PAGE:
Music » Soundbites

Soundbites

by

comment

SWEET RELEASE!

'Tis the season: Another week and two more local CD release parties, this time both on the same night, at the same venue--Club Congress on Saturday, Nov. 18.

The early show comes courtesy of Is to Feel, on behalf of their second CD release, Llorona, which we would probably report is "harder than their debut" if Soundbites had been supplied with a copy. Since we weren't, we'll just give you the show details and report that Llorona is harder than their debut. Details: Doors for this all-ages show open at 6 p.m. (which is when Soundbites is usually rolling out of bed), and there's a designated slot for each one of these opening acts: Camp Courageous, The Funeral March and The American Black Lung. Cover is $5.

The late show is reserved for Found Dead on the Phone, who are releasing their debut album, The Ballads of Kaspar Crow (Knife and Sheath). Though the band has only been playing out for a year or so, its members are veterans of esteemed Tucson rock ghosts such as Mala Vita, Pathos, Spillblanket and Spiral Fix. (Anyone remember the DPC?)

I've seen the band perform live on several occasions. The first was their dead-on take--down to bags of what we assume was fake cocaine resting on the keyboard--of Fleetwood Mac at last year's Great Cover-Up. When we caught them doing original material, we were impressed but somewhat nonplussed by the prog tropes and extended song lengths, gussied up for a post-indie world. But the next time we saw them, and knew what to expect going in, we liked what we heard a bit more. Lather, rinse, repeat.

Which brings us to The Ballads of Kaspar Crow. Upon reading the press release that floated across the Soundbites e-desk, which attempted to describe the disc in highfalutin', concept-album terms, we were a bit skeptical. A rather lengthy, unedited excerpt to illustrate our point: "the words (by the band's principal lyricist, Gabriel Palacios, with contributions by vocalist/pianist James Tiscione) outline the life and times of a feral child, Kaspar. in his early years, Kaspar Crow is adopted into a brutal and bloodthirsty priesthood which he manages to escape only to face the hardheartedness of a world that is distrustful of Kaspar's questionable origins. he is also being stalked by agents of the depraved order of zealots which he has rejected. In case this condensed version should strike you as humorless, it seems appropriate to mention here that 1.) the band rocks hard enough and with sufficient swagger to pull it off 2.) the tone throughout the story is probably closer to grim and grotesque rather than sentimental or maudlin. 3.) the band strives to make grown up music, not babyfood. this little story was a demon that needed to be exorcised. and it is possible that this little story may hold continuing relevance to the current state of affairs wherever you may live."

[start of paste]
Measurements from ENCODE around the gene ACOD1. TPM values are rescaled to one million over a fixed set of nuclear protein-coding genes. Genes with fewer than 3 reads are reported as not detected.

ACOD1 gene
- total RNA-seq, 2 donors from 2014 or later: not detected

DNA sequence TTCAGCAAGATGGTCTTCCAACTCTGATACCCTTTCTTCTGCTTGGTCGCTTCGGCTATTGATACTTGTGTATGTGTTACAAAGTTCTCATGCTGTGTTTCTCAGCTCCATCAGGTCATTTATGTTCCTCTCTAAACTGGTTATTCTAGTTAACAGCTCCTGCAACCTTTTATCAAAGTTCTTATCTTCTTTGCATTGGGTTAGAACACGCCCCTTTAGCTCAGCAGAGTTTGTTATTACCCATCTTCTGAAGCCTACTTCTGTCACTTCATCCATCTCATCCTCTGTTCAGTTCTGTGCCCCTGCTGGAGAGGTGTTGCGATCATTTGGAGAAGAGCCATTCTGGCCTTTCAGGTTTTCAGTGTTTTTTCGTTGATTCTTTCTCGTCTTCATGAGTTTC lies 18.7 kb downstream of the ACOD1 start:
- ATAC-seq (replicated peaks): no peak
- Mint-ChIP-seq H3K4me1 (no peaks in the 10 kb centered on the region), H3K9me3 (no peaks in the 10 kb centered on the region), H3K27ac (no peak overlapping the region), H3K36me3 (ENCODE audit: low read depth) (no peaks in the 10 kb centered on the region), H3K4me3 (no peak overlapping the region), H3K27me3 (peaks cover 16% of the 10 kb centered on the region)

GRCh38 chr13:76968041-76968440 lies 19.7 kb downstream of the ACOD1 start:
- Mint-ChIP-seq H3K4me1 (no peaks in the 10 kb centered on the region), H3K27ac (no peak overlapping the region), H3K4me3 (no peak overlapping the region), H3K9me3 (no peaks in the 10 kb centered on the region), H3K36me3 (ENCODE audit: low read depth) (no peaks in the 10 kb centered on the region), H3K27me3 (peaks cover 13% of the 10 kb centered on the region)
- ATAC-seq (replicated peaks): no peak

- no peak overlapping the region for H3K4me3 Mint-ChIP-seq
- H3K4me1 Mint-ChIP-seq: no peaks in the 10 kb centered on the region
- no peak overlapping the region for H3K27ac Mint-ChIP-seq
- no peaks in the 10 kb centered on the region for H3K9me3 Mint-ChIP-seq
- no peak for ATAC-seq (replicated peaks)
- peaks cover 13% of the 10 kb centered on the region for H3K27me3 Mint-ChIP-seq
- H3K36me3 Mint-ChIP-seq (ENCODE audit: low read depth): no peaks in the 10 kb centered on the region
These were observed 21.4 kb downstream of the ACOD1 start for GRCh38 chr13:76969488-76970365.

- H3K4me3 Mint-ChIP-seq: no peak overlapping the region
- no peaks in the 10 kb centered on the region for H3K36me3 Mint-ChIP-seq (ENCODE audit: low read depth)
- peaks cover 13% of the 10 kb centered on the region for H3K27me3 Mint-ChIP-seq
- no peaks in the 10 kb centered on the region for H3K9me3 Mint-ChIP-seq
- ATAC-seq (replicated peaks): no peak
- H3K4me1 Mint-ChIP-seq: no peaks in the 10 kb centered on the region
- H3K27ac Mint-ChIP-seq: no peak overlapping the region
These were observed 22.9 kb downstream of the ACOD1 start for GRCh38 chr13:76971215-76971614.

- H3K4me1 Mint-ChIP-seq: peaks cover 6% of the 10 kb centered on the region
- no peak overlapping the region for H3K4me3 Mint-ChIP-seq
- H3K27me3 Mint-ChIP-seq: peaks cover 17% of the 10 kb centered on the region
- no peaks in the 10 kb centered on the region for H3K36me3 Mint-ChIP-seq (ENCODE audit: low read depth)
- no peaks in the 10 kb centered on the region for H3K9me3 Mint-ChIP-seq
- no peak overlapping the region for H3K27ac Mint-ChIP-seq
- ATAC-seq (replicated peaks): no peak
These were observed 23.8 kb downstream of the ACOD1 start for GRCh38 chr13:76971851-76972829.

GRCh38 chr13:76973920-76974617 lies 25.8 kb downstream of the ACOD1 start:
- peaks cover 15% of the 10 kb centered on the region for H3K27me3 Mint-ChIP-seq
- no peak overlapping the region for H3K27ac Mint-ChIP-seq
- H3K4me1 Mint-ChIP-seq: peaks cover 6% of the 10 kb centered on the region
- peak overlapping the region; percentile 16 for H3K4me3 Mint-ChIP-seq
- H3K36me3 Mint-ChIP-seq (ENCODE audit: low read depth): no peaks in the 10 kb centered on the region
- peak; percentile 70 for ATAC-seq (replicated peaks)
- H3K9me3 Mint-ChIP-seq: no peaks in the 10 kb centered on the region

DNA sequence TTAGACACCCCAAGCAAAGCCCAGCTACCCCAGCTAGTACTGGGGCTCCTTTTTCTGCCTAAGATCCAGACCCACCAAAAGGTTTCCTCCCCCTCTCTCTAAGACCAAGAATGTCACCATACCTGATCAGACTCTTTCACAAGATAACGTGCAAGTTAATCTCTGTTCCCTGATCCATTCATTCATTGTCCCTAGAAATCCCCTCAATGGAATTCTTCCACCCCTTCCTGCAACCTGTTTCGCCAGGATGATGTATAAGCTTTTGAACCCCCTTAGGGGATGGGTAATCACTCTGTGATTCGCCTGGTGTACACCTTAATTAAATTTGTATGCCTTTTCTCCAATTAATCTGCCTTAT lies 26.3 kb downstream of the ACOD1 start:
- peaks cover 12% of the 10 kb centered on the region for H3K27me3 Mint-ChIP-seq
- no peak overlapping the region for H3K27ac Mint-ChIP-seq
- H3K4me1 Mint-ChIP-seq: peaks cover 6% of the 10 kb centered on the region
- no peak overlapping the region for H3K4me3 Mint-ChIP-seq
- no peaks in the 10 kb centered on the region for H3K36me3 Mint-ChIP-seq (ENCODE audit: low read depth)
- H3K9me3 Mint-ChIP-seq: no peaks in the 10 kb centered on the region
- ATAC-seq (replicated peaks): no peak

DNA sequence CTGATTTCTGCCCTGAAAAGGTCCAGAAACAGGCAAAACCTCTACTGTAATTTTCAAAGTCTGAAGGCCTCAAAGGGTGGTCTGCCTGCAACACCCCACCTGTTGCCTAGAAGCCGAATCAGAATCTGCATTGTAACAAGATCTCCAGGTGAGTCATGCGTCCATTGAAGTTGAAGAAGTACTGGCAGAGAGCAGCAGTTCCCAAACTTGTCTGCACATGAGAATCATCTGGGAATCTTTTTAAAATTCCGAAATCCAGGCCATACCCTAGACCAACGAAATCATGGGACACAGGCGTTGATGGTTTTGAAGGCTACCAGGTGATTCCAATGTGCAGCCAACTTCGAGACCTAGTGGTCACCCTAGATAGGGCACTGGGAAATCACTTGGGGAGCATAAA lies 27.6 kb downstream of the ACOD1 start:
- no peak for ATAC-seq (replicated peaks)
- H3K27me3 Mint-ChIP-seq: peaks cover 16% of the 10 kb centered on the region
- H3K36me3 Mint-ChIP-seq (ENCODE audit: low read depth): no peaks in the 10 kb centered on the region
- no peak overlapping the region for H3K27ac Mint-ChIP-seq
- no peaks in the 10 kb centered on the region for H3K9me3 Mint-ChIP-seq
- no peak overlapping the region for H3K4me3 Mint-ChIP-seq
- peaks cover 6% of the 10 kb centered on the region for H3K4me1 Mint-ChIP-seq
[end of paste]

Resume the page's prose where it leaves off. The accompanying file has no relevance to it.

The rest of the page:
Though I haven't had the chance to absorb it to the point where I could tell you whether any of that makes any sense once you hear it, I can tell you this: Listening to it has given me more than a few holy shit! moments--something that doesn't happen all that often. This is an album that, upon hearing it for the first time, made me run into the other room to tell my girlfriend how great it was, even though I knew it wasn't her cup of tea. It's got a sort of "dude-rock" music-geek vibe about it, after all. But I also told her that even though I didn't think she'd like it, I think she would appreciate just how well done it was.

If prog is the new black--and one listen to the Decemberists' rabidly accoladed/praised The Crane Wife would have you believe that it is--then Found Dead on the Phone's timing couldn't have been any better. But beyond the prog memes, there are dozens of fleeting influences present: blue-eyed soul vocals, '70s AM rock tendencies (including 10cc-like backing vocals), elements that remind that being tagged as "emo" wasn't always an insult, huge guitar riffs and ancient keyboard sounds (as well as unadorned acoustic-sounding piano playing), and the precision of dual lead guitars with room for feedback-addled guitar solos. In other words, it's everywhere at once, while still remaining easily digestible.